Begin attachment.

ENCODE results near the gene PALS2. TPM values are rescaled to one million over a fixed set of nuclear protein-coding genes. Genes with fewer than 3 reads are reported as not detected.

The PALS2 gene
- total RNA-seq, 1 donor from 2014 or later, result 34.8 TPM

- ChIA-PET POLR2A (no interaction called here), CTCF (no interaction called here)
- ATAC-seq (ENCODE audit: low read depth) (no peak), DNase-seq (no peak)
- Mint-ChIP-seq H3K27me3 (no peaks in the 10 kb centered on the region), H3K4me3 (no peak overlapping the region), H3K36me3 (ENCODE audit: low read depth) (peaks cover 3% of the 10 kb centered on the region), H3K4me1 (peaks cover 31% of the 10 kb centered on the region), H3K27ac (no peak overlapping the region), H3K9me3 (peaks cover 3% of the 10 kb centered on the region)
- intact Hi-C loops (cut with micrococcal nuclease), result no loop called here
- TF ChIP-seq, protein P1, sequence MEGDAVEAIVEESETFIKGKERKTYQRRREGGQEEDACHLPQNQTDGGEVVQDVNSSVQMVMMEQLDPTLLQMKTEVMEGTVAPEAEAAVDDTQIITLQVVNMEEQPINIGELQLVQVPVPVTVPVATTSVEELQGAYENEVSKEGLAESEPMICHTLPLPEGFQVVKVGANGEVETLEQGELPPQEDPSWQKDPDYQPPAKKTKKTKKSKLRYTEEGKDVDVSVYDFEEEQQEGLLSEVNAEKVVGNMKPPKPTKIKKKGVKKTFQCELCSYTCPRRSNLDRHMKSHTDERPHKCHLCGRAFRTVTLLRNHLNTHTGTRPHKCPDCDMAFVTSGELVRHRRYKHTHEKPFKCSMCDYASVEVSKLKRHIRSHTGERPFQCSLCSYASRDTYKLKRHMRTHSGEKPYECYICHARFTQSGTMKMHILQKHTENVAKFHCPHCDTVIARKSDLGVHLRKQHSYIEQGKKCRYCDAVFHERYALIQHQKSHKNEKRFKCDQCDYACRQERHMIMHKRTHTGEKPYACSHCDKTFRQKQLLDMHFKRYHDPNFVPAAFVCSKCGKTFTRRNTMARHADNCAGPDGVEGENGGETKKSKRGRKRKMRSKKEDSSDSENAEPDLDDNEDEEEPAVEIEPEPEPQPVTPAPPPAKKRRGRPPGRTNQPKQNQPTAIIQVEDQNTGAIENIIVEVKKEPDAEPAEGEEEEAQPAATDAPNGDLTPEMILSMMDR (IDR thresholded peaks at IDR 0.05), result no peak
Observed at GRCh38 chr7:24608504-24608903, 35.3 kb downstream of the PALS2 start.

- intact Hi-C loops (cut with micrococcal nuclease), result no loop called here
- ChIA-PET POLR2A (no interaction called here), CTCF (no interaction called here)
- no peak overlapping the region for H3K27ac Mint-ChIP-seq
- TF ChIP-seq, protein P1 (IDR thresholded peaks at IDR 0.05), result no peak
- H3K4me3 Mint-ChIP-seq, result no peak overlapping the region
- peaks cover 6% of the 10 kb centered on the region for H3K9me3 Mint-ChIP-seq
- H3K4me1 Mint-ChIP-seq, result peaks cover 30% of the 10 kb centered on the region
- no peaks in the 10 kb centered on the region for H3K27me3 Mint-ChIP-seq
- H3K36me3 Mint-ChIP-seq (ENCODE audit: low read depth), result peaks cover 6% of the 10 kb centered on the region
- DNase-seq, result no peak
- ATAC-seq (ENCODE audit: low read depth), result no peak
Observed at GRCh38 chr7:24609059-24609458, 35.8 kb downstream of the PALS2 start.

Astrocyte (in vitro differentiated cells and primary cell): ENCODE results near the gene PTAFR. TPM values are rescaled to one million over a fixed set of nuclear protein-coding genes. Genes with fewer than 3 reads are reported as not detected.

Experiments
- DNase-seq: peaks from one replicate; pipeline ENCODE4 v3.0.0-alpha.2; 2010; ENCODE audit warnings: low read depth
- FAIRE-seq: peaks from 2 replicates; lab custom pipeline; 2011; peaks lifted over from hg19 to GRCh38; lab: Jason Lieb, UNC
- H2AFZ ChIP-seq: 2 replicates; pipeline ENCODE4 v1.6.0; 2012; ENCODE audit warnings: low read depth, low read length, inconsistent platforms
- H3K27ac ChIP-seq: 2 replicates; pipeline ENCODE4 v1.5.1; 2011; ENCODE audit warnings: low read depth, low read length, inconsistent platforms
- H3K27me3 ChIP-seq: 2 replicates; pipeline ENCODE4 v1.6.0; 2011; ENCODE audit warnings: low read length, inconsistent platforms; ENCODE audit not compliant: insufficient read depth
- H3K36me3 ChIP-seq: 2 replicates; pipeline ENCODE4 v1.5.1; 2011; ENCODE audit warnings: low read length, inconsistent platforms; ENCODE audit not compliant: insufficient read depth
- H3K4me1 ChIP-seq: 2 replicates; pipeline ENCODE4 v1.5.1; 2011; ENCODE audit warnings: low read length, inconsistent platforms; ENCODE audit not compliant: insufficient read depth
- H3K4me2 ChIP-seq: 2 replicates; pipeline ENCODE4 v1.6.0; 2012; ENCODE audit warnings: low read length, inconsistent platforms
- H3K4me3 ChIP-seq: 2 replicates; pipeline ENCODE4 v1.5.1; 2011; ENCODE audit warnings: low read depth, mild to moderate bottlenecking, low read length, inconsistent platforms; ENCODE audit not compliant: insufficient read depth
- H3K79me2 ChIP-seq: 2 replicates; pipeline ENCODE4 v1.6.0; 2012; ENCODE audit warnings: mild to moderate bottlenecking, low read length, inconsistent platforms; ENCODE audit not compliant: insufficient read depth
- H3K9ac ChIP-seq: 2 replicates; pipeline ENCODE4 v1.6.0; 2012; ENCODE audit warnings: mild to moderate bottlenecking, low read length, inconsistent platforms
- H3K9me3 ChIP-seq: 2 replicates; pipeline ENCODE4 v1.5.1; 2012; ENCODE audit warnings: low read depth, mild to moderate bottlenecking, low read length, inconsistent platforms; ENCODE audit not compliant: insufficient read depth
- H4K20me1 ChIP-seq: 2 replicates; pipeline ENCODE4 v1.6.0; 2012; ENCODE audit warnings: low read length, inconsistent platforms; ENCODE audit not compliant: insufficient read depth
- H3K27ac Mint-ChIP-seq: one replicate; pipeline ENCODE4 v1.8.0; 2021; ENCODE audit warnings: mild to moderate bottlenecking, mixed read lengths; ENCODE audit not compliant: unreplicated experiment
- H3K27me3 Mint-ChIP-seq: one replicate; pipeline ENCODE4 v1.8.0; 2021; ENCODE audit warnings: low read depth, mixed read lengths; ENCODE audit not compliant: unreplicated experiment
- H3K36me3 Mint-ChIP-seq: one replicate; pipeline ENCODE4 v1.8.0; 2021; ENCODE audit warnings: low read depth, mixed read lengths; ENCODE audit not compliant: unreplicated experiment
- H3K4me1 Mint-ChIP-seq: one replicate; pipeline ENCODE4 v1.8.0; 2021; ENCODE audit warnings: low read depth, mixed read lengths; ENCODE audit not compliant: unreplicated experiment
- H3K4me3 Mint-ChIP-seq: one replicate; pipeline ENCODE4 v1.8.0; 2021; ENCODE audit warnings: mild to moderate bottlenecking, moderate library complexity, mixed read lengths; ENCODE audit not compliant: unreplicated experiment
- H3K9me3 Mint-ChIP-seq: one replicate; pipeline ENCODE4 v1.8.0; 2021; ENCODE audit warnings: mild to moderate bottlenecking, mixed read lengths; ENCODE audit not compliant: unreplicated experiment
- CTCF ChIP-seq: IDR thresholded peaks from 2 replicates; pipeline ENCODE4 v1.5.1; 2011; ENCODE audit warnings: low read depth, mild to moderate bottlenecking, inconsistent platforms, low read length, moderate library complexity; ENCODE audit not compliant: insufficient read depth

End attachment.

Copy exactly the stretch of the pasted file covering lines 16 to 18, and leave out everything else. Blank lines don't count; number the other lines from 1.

- H3K4me1 Mint-ChIP-seq, result peaks cover 30% of the 10 kb centered on the region
- no peaks in the 10 kb centered on the region for H3K27me3 Mint-ChIP-seq
- H3K36me3 Mint-ChIP-seq (ENCODE audit: low read depth), result peaks cover 6% of the 10 kb centered on the region